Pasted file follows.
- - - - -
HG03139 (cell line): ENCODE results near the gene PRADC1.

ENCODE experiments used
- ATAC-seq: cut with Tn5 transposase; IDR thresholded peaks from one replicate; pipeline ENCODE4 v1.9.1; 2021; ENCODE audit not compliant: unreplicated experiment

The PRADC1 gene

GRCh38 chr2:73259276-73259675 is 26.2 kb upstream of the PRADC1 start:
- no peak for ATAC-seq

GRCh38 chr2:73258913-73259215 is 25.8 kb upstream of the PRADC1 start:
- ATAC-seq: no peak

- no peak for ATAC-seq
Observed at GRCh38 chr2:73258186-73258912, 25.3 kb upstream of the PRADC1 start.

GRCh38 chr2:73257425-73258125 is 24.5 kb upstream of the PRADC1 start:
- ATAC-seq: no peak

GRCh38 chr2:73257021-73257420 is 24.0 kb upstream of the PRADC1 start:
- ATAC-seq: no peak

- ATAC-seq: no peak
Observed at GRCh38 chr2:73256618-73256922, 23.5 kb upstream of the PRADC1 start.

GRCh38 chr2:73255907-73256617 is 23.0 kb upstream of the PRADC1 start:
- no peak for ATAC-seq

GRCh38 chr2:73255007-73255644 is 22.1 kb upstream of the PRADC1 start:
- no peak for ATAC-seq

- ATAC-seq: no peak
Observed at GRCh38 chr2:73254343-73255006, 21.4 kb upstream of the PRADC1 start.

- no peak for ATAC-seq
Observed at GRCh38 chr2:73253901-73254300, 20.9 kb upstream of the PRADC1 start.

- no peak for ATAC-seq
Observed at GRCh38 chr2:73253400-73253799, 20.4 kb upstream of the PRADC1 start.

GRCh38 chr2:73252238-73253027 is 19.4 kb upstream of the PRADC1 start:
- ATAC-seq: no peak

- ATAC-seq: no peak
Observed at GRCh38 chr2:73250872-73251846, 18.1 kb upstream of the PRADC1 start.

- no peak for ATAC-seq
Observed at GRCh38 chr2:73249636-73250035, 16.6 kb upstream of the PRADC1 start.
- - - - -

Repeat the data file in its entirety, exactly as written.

HG03139 (cell line): ENCODE results near the gene PRADC1.

ENCODE experiments used
- ATAC-seq: cut with Tn5 transposase; IDR thresholded peaks from one replicate; pipeline ENCODE4 v1.9.1; 2021; ENCODE audit not compliant: unreplicated experiment

The PRADC1 gene

GRCh38 chr2:73259276-73259675 is 26.2 kb upstream of the PRADC1 start:
- no peak for ATAC-seq

GRCh38 chr2:73258913-73259215 is 25.8 kb upstream of the PRADC1 start:
- ATAC-seq: no peak

- no peak for ATAC-seq
Observed at GRCh38 chr2:73258186-73258912, 25.3 kb upstream of the PRADC1 start.

GRCh38 chr2:73257425-73258125 is 24.5 kb upstream of the PRADC1 start:
- ATAC-seq: no peak

GRCh38 chr2:73257021-73257420 is 24.0 kb upstream of the PRADC1 start:
- ATAC-seq: no peak

- ATAC-seq: no peak
Observed at GRCh38 chr2:73256618-73256922, 23.5 kb upstream of the PRADC1 start.

GRCh38 chr2:73255907-73256617 is 23.0 kb upstream of the PRADC1 start:
- no peak for ATAC-seq

GRCh38 chr2:73255007-73255644 is 22.1 kb upstream of the PRADC1 start:
- no peak for ATAC-seq

- ATAC-seq: no peak
Observed at GRCh38 chr2:73254343-73255006, 21.4 kb upstream of the PRADC1 start.

- no peak for ATAC-seq
Observed at GRCh38 chr2:73253901-73254300, 20.9 kb upstream of the PRADC1 start.

- no peak for ATAC-seq
Observed at GRCh38 chr2:73253400-73253799, 20.4 kb upstream of the PRADC1 start.

GRCh38 chr2:73252238-73253027 is 19.4 kb upstream of the PRADC1 start:
- ATAC-seq: no peak

- ATAC-seq: no peak
Observed at GRCh38 chr2:73250872-73251846, 18.1 kb upstream of the PRADC1 start.

- no peak for ATAC-seq
Observed at GRCh38 chr2:73249636-73250035, 16.6 kb upstream of the PRADC1 start.